Thursday, 27 February 2014

On the merits of burning things...

I’ve been a Shaltari player from the start, and like everyone else I’ve been loving the new releases (redesigning my army already to include mini-walkers). As a race we seem to be on to a winner at the moment, with more and more tournaments having high rankings for Shaltari, and any holes in the battle group being plugged with new releases or changes in tactics. 

But I’ve always looked at the other races with envious eyes when it comes to one thing: flame weapons.

Now, any Shaltari commander worth their salt (or a thorough reader of the rules worth their spice of choice) will instantly jump up and down waving the Yari with microwave gun, and even more advanced condiment users will brow-beat me with the dragon cannon of the Firedrake or Dreamsnare. But I say nay, ‘non’ and indeed no. These are all very well and scary enough in their own right, but lack a few key rules of their flamier cousins. 

So why do I want them? Well, first off they can cause havoc with infantry. Strength 4 tends to be the standard, and Armour 1,2 and 3 units (the greater majority in game) don’t like those odds. Added to the fact that they have a great number of shots, you’re looking at several crispy husks where your infantry used to be. This doesn’t work so well against my infantry, but then there’s few anti-personnel weapons that can hurt heavy infantry like Scourge Destroyers or Warsuits. Throw in body cover for an extra +1 to hurt, and my suits are sitting there laughing at your 6+ to hurt me. 

But flame weapons ignore body cover. They also ignore soft cover, so relying on that +2 AC to save your all-important-objective-searching troops isn’t a good idea either. Crispy fried trooper. A final defence is not to go to the windows of a building, to sit inside safe and sound, the only danger being the chunks of air conditioner and girder falling around you. And this is why I pine after flame weapons most of all. You don’t have to see the troops – just be in range of the building, then up the temperature from ‘mild but slightly dank office block’ to ‘hotter than the fever dream of Satan’s most beguiling she-devil. With chilli sauce. On the sun’. Yes, those pesky troops furtively searching filing cabinets and behind the boss’ chair for that intel or all important objective will be having a bad day with the liberal application of heat.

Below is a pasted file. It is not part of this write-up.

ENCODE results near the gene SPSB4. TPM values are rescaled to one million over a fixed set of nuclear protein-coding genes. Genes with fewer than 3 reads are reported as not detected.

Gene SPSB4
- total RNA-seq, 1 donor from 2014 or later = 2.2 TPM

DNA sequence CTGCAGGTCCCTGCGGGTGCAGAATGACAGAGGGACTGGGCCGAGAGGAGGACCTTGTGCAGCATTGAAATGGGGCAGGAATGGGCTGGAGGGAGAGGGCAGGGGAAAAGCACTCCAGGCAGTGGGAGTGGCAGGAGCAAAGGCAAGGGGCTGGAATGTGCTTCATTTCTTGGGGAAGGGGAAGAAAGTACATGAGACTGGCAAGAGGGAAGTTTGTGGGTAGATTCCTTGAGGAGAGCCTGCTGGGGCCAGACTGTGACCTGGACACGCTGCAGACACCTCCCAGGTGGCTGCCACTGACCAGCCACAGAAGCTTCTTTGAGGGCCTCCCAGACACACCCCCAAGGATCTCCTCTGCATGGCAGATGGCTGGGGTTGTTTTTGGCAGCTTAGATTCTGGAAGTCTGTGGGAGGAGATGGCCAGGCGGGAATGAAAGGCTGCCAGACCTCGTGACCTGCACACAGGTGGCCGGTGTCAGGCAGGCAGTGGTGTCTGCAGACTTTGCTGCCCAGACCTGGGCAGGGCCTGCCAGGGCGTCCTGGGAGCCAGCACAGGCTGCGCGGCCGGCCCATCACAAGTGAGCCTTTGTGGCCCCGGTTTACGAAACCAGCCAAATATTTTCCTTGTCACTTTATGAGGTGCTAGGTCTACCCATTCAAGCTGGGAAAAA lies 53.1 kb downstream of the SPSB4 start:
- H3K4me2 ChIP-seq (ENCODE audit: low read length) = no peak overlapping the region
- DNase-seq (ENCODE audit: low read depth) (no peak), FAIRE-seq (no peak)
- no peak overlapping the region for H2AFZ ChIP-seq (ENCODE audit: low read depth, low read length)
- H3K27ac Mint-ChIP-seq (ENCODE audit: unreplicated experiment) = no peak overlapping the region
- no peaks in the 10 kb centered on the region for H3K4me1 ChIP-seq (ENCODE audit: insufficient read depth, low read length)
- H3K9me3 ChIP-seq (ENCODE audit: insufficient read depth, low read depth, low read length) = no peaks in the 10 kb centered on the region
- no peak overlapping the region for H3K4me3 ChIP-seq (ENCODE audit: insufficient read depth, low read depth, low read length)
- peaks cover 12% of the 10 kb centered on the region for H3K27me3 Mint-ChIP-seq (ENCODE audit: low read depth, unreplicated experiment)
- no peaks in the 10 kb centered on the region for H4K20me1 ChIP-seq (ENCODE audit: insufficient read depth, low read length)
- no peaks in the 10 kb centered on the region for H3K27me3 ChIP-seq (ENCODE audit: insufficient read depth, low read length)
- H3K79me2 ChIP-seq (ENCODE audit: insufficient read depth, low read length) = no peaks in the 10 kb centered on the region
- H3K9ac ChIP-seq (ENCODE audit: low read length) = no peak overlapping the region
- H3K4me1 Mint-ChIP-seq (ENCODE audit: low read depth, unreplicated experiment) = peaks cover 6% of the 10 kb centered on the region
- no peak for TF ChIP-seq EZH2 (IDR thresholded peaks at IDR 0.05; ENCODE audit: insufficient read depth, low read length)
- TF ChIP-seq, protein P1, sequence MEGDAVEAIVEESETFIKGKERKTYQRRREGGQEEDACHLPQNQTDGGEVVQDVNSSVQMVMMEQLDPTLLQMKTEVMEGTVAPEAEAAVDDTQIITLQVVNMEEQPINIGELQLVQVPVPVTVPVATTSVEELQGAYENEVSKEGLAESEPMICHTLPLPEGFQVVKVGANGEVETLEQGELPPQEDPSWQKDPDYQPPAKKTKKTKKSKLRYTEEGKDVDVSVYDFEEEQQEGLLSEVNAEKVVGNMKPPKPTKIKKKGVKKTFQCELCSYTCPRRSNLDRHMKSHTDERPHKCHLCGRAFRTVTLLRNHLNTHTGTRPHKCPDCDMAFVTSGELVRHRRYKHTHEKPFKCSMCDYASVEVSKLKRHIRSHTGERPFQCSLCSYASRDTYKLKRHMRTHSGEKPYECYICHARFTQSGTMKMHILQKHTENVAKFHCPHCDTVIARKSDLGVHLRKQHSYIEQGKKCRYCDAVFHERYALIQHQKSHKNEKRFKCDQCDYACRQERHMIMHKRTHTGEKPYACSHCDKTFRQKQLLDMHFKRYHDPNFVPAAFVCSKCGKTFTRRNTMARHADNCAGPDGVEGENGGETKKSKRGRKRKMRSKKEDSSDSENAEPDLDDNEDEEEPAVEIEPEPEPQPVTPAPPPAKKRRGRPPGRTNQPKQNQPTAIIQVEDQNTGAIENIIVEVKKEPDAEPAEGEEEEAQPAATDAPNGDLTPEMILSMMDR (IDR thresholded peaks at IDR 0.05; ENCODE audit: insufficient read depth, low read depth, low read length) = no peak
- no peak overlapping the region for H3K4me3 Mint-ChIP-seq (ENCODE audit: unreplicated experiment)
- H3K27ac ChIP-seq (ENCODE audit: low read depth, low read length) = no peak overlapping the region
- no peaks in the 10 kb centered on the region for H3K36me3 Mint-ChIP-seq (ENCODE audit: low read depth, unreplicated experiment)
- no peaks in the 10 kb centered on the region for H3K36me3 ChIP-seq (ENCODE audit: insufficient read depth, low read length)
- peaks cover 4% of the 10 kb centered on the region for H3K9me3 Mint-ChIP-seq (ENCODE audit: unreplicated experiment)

Flamer weapons give you options. Shatari are known for their fluid, option-filled play style; from hop-skip-jump ‘I’m over here now’ redeployment, to ‘Bing! A wild totem appeared and shot STRAIGHT AFTER DISEMBARKING!?!?!?!?’, they are often held up as the trickiest of the races. But when it comes to enemy troops in structures your options diminish. For all their toughness, battle suits are few and easily swamped. Their younger brothers can pack a wallop, but I’m still not sure I’d bet on them against Praetorians, Sirens, or even six bases of Scourge warriors. So your choices come down to destroying the building outright or blowing chunks out of it until the inhabitants have more office accidents than an ad for injury lawyers 4 U. And sometimes I would quite like to go in the building afterwards without the opponent coughing on it and it collapsing on my guys. 

So. Flame weapons. I really want some. Which is why it constantly surprises me that - from my experience at least - people don’t often take them. Now in Scourge armies you have to dedicate a heavy tank to taking flamers, with the other option being big guns, so I can see that choice. But with the addition of razor worms this can reliably clear out a building of most things, offering a 1-2 punch option if you back it up with warriors in a transport. It’s a definite choice to be made rather than an extra in the army, true. But PHR armies can have Menchit walkers for a very reasonable 37 points, sit behind a central building and do the Dropzone equivalent of saying ‘come at me bro’ to infantry. UCM forces are as lacking as Shaltari in terms of full on flame at the moment, but the sneek peeks from the advent calendar last year clearly show a UCM tank with an unmistakably flamer-like gun mounted on it. Whether it has the ‘flame’ rule or is more like the Shaltai microwave is yet to be seen, but if it turns out to be even a little flame-ish, I might just combust.